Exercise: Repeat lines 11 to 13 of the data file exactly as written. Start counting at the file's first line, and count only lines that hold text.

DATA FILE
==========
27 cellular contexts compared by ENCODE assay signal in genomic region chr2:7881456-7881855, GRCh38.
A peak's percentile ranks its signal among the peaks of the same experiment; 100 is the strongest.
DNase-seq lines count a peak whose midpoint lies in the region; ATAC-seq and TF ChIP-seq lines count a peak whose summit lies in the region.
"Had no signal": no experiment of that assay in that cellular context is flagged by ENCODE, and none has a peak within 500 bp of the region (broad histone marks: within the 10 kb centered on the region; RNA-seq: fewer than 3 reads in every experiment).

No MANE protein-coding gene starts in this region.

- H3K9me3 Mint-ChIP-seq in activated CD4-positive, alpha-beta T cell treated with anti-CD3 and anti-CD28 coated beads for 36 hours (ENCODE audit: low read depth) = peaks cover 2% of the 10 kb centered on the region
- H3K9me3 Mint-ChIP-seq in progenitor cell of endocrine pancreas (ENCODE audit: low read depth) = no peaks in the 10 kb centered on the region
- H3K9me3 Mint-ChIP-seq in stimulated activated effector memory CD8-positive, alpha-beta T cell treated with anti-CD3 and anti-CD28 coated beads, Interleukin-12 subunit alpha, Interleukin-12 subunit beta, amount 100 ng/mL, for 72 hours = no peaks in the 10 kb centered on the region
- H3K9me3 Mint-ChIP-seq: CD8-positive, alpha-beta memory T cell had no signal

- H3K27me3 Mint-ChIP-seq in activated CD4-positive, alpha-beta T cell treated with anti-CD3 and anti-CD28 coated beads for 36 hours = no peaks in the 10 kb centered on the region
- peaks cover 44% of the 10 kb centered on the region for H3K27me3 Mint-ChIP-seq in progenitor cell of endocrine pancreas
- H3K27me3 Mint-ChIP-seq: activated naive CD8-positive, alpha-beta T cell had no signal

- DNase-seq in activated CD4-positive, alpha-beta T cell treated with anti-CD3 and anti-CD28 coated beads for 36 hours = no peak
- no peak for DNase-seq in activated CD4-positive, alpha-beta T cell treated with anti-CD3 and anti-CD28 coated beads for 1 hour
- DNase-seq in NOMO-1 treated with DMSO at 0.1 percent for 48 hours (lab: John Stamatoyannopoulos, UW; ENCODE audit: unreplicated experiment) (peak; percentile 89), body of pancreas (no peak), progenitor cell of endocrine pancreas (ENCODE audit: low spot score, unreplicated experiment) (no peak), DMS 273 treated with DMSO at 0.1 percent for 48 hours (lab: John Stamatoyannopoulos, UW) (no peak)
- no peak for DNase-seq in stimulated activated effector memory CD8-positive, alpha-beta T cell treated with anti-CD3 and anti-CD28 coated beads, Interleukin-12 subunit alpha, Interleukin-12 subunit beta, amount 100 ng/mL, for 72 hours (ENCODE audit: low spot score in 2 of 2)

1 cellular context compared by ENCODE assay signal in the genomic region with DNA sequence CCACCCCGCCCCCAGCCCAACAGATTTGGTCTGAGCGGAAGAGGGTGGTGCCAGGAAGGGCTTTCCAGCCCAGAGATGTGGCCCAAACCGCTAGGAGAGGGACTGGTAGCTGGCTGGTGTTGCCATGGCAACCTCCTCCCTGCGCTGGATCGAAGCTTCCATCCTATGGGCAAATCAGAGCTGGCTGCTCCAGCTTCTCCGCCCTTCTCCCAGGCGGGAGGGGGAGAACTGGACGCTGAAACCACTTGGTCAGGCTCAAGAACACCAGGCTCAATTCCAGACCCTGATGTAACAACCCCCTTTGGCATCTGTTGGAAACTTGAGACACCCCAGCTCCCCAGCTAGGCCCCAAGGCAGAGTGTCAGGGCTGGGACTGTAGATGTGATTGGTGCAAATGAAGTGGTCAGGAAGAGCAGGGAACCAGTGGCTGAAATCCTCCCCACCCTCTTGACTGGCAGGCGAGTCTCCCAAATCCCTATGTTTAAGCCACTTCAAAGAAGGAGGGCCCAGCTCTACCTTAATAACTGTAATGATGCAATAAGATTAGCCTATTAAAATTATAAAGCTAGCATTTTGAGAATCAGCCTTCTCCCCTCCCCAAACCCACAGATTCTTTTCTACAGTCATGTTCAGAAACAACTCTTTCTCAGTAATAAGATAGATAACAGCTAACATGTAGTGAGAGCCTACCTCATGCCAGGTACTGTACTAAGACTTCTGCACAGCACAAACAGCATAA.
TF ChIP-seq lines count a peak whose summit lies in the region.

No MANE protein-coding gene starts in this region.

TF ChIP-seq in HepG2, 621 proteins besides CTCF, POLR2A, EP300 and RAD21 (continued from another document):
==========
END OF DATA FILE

- peaks cover 44% of the 10 kb centered on the region for H3K27me3 Mint-ChIP-seq in progenitor cell of endocrine pancreas
- H3K27me3 Mint-ChIP-seq: activated naive CD8-positive, alpha-beta T cell had no signal

- DNase-seq in activated CD4-positive, alpha-beta T cell treated with anti-CD3 and anti-CD28 coated beads for 36 hours = no peak